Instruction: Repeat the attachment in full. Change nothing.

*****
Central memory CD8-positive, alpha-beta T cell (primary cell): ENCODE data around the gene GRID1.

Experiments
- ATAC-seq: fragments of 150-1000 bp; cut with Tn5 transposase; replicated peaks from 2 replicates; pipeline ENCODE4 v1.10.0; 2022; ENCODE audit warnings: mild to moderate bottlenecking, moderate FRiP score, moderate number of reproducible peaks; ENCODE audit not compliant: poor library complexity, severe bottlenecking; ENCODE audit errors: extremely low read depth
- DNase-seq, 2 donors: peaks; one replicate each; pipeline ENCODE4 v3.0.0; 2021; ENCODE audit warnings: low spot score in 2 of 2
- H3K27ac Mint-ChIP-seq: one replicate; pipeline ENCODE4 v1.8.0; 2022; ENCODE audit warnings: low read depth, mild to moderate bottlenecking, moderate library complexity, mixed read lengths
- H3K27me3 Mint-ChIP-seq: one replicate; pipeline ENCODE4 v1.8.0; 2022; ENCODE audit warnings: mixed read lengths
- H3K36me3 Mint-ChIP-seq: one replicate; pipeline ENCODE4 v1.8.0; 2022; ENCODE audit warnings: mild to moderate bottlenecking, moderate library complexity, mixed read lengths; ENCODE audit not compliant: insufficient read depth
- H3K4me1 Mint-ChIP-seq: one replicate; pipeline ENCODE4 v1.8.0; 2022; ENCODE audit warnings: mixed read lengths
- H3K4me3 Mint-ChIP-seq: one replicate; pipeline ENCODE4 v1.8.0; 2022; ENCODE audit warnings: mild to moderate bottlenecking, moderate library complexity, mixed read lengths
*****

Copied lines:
Central memory CD8-positive, alpha-beta T cell (primary cell): ENCODE data around the gene GRID1.

Experiments
- ATAC-seq: fragments of 150-1000 bp; cut with Tn5 transposase; replicated peaks from 2 replicates; pipeline ENCODE4 v1.10.0; 2022; ENCODE audit warnings: mild to moderate bottlenecking, moderate FRiP score, moderate number of reproducible peaks; ENCODE audit not compliant: poor library complexity, severe bottlenecking; ENCODE audit errors: extremely low read depth
- DNase-seq, 2 donors: peaks; one replicate each; pipeline ENCODE4 v3.0.0; 2021; ENCODE audit warnings: low spot score in 2 of 2
- H3K27ac Mint-ChIP-seq: one replicate; pipeline ENCODE4 v1.8.0; 2022; ENCODE audit warnings: low read depth, mild to moderate bottlenecking, moderate library complexity, mixed read lengths
- H3K27me3 Mint-ChIP-seq: one replicate; pipeline ENCODE4 v1.8.0; 2022; ENCODE audit warnings: mixed read lengths
- H3K36me3 Mint-ChIP-seq: one replicate; pipeline ENCODE4 v1.8.0; 2022; ENCODE audit warnings: mild to moderate bottlenecking, moderate library complexity, mixed read lengths; ENCODE audit not compliant: insufficient read depth
- H3K4me1 Mint-ChIP-seq: one replicate; pipeline ENCODE4 v1.8.0; 2022; ENCODE audit warnings: mixed read lengths
- H3K4me3 Mint-ChIP-seq: one replicate; pipeline ENCODE4 v1.8.0; 2022; ENCODE audit warnings: mild to moderate bottlenecking, moderate library complexity, mixed read lengths